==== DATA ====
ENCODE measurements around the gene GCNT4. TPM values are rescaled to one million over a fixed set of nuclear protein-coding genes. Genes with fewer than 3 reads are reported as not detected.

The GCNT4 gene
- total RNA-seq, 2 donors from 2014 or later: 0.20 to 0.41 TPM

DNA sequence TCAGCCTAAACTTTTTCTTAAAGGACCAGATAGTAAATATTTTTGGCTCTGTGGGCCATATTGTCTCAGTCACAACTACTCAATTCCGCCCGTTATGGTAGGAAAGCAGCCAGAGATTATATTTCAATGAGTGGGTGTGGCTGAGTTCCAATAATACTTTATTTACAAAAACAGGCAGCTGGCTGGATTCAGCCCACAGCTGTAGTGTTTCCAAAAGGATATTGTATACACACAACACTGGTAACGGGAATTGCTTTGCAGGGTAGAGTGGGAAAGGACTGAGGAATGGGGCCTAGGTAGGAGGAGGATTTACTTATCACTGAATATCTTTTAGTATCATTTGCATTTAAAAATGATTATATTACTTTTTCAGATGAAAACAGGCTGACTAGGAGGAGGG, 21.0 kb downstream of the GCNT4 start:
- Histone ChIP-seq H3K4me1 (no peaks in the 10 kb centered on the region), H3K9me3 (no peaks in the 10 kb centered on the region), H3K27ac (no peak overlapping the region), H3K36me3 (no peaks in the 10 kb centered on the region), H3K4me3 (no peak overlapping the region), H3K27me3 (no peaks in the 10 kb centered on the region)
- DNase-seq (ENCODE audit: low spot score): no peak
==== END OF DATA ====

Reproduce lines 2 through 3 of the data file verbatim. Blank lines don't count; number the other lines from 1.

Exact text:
The GCNT4 gene
- total RNA-seq, 2 donors from 2014 or later: 0.20 to 0.41 TPM